2. Not everyone is using specific strategies and/or goals in their social media efforts. Some leaders prefer to use social media in whatever way they see fit, without being tied down to a strategy/goal model. Others have very specific goals in mind when they determine effective strategies. Increase in membership numbers seems to be a common goal.
3. Fear of social media by members is an obstacle to overcome. This issue was also discussed in our first chat. It is common experience among all of the tweeps that members are fearful of social media, and that fear creates limitations in the success of social media efforts for chapters. ”Baby Steps” is a mantra that is continually repeated during these discussions. Unfortunately, most don’t know how big my feet are – baby steps are just plain hard for me.
As I mentioned in last month’s blog, the people who have participated in SHRMChat so far seem to be very interested in taking this chat beyond social media. Most want to talk about all things SHRM, and it’s interaction with the locals and states we work so hard to support with our volunteer efforts. With that in mind, I have only one theme and related questions for February:
Which programs or issues do you think are important and appropriate for a future SHRMChat?
For example, the SHAPE initiative has already be discussed to a degree as a way to increase social media use among chapters. What other programs should SHRMChat consider discussing in-depth? If we have a particular program or topic assigned in advance, it would be helpful to get someone from SHRM to be a guest and discuss.
PLEASE JOIN US FOR SHRMChat on Tuesday, February 14th at 8:00 pm EST/7:00 pm CST at #SHRMChat on Twitter.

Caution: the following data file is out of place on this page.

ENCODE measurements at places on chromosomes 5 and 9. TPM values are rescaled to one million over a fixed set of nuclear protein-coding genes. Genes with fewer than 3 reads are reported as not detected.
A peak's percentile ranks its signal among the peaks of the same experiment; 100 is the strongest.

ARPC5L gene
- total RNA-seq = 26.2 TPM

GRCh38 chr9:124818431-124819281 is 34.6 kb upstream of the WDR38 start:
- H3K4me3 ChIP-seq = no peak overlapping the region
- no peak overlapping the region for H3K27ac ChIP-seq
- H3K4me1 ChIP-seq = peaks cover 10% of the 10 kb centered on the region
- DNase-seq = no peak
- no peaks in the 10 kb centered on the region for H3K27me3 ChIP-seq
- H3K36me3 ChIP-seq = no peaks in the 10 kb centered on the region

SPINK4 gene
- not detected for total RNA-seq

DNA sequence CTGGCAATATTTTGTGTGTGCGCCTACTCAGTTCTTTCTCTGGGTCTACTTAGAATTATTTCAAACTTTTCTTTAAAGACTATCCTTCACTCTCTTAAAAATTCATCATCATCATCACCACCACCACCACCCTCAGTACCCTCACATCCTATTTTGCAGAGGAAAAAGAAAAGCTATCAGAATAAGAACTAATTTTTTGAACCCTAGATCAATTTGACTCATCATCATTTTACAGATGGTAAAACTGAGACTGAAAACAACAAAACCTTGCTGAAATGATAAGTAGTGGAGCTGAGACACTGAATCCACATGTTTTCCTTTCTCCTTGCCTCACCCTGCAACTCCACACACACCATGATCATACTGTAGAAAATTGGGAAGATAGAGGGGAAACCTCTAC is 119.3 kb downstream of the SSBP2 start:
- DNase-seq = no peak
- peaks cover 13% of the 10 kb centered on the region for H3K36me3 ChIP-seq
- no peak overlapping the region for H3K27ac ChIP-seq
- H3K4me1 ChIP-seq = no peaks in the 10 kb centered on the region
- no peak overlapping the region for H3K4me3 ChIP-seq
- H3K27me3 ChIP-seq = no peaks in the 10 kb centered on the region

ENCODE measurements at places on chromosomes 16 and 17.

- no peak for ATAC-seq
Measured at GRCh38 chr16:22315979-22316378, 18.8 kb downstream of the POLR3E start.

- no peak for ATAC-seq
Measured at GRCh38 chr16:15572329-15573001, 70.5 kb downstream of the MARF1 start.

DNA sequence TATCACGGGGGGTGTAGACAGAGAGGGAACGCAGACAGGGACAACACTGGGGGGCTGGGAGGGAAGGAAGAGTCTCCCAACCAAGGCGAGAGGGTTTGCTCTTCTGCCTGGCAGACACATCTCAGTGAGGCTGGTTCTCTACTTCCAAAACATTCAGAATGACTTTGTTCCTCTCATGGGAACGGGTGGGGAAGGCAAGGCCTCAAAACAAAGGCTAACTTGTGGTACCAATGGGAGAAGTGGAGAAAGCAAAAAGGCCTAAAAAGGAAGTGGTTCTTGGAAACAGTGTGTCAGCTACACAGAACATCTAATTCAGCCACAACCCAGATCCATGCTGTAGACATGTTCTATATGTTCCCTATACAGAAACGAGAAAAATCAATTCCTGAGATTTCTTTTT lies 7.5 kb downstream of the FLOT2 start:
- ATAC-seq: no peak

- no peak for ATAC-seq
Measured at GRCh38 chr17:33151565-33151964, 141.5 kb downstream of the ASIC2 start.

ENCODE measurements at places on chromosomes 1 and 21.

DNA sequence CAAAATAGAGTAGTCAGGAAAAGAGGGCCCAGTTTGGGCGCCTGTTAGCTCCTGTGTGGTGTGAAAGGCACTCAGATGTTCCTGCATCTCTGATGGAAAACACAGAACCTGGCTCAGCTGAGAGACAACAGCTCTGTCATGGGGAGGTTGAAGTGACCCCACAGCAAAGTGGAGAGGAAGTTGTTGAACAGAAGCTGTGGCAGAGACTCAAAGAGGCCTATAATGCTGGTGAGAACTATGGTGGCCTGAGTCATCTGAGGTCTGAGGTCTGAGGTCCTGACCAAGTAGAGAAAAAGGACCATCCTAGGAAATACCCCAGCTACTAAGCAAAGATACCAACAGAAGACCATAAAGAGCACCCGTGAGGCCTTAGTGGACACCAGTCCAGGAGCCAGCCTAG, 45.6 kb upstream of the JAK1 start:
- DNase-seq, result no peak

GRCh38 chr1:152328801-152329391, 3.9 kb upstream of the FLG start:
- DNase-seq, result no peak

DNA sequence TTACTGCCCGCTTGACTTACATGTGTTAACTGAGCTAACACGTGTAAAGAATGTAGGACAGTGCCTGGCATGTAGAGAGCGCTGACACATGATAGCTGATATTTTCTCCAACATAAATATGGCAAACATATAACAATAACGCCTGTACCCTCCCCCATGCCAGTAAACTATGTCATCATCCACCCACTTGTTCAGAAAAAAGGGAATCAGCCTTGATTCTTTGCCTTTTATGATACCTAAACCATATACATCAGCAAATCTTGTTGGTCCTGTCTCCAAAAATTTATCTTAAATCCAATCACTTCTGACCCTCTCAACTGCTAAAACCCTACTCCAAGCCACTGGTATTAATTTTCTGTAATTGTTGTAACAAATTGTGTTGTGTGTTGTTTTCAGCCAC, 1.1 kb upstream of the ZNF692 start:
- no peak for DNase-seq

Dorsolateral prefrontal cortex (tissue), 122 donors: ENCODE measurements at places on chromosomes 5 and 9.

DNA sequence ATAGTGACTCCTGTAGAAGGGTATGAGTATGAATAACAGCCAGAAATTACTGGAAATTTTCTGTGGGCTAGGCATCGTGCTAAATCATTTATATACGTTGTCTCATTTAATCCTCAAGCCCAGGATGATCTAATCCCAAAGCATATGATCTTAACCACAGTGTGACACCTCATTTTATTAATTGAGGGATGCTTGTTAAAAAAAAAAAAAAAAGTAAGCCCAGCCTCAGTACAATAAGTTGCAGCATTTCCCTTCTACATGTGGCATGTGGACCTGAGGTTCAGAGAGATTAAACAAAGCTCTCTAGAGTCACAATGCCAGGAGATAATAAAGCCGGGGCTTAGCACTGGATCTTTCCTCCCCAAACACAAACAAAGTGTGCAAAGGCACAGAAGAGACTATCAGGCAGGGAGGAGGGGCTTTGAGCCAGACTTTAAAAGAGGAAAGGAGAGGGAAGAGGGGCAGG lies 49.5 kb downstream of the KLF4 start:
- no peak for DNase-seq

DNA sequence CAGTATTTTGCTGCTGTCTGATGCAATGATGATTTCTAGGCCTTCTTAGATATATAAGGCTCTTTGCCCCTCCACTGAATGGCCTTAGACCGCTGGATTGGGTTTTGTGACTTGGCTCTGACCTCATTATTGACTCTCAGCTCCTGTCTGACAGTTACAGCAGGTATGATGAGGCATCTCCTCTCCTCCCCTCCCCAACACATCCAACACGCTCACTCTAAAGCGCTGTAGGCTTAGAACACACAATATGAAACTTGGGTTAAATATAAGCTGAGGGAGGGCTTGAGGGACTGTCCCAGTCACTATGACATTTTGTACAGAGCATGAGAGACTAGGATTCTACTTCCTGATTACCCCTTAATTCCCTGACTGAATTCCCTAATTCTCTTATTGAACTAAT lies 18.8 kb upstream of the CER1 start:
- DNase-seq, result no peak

If you have read this blog before, you know that I like to tell stories. At my advancing age there are so many of them, and social media connections help me remember and revisit them to see if I learned anything at the time, or can still learn now.
So when a Facebook friend posted this comment (about a picture of an alligator), it reminded me of my own time at the police academy.
When I attended the academy, candidates were required to meet certain standards in the following areas – academic, physical agility, and marksmenship. Each area had a minimum score that the candidate had to reach during a final test in order to pass and become certified. If you weren’t certified, you could not work as a police officer.
The physical agility test was a series of tasks, like running a mile in a certain time, and doing a minimum number of push-ups and sit-ups. When it was my turn, I did whatever minimum number it was to pass, and then stopped.
“Hey!” yelled one of my instructors as I was getting up after doing my minimum sit-ups. “I know you can do more!”
“Sure, ” I replied, “but what for? I’m not going to win any agility award, and I passed. I don’t see the point in doing any additional.”
Then I walked away, leaving the instructor scowling.
HR pundits and bloggers often discuss how important it is to try, and how people shouldn’t stop themselves from achieving more. But I’m not sure if it’s necessary to always try to be on top. It may be just as important to minimize your effort in some area in order to shine brighter in another (I did win the academic award with the highest score in my academy class).
Sometimes, I think, good enough really is just that.